After the treatment process, the finished textile gets sent across the world to a manufacturing warehouse, which then gets sent back across the globe to various brands, which then gets sent across many seas to distribution centers, who will then send it on to their stockists. That means your clothing will have seen more of the world than you have! Your garment is a fugitive on the run, harbouring many hidden carbon emissions.

International travel and freight is one of the biggest contributing factors to climate change, but the production of textiles has more green house gas emissions than than all international flights and maritime shipping combined - it equates to 1.2 trillion kgs. That is because creating a textile is super greenhouse gas heavy. It's pedal to the metal. For every 1,000 KG (think: a car), textile production makes 17,000kg of carbon emissions - 5 times more than the production of paper or plastic.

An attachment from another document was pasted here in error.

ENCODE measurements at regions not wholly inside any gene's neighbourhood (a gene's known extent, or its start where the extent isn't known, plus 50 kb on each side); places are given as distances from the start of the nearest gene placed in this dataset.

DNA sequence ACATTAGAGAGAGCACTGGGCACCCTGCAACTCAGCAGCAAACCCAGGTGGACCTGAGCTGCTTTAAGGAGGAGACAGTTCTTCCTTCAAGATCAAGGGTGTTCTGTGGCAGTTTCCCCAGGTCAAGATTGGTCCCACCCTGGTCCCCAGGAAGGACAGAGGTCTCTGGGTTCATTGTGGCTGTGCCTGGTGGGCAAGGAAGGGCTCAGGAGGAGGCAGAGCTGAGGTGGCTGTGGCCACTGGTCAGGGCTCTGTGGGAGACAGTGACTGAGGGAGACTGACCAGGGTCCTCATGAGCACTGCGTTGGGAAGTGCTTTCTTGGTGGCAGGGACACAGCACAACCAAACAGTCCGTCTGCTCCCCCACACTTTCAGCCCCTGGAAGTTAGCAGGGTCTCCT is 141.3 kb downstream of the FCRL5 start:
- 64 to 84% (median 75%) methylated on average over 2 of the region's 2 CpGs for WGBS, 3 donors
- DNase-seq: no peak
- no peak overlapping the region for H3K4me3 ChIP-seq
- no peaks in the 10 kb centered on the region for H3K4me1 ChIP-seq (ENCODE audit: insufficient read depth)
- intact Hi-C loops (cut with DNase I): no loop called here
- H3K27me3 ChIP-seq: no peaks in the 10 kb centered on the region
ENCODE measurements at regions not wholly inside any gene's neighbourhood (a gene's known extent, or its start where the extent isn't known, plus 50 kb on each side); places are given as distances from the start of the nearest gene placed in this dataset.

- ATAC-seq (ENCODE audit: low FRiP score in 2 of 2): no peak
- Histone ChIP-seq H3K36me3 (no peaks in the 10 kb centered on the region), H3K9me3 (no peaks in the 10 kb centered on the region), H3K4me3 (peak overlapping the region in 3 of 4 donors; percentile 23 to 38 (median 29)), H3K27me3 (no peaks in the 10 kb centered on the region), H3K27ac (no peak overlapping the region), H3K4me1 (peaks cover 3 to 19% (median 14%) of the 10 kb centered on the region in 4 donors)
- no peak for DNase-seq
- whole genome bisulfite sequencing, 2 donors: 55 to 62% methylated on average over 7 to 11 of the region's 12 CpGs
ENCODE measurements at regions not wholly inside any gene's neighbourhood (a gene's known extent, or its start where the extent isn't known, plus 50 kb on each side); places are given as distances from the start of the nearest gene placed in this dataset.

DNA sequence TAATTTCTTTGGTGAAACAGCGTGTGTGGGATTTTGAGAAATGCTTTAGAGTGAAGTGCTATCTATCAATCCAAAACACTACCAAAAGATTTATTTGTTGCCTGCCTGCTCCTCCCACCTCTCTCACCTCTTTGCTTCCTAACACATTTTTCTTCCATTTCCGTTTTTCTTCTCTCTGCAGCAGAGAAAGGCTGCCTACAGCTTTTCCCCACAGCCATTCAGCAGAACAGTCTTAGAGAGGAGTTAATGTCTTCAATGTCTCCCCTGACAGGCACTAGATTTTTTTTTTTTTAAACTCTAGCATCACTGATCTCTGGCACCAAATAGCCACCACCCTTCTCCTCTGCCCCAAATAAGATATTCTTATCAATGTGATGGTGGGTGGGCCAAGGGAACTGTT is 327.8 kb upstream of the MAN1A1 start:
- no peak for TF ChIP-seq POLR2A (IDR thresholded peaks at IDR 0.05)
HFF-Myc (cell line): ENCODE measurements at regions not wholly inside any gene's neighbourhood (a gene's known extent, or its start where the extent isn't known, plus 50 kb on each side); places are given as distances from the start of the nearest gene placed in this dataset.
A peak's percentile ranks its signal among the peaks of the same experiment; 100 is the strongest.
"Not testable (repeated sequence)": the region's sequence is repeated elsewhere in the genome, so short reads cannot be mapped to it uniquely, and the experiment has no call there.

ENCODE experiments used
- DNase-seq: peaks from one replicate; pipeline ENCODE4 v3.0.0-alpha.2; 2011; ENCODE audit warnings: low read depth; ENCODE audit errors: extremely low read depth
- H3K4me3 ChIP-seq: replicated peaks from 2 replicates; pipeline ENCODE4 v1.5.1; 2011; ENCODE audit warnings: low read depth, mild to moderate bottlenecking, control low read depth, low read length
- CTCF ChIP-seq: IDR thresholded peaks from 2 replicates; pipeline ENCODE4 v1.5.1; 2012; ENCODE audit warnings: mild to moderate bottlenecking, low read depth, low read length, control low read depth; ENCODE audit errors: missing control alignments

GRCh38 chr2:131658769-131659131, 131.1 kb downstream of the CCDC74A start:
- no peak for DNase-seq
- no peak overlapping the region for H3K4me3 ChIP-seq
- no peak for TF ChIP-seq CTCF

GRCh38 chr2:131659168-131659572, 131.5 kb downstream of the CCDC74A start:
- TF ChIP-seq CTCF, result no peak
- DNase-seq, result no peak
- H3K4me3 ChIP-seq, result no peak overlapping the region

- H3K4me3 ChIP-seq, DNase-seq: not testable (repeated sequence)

The wastefulness continues with unsold stock at a retailer. Brands over order because it is cheaper (financially, not environmentally) to make more and discard it, than to not have enough of what could be sold. Some companies incinerate stock, others cut it up. Some fast fashion "green-wash" to seem more sustainable, like H&Ms recycle clothing service which only 0.1% of their goods ever get recycled.

The consumer unknowingly pollutes every time they wash their synthetic clothes which are made from plastic microfibers - a particle so small that your washing machines filter, and our water treatment facilities cannot capture. So unfortunately, in every wash cycle, your garment degrades and disperses plastic in to our ocean. 500 million kgs of microfibers every year, which is 16x more than nasty microbeads from cosmetics. Our fish friends unknowingly consume these, and then in turn, an average shellfish eater unknowingly consumes 11,000 microplastic particles a year.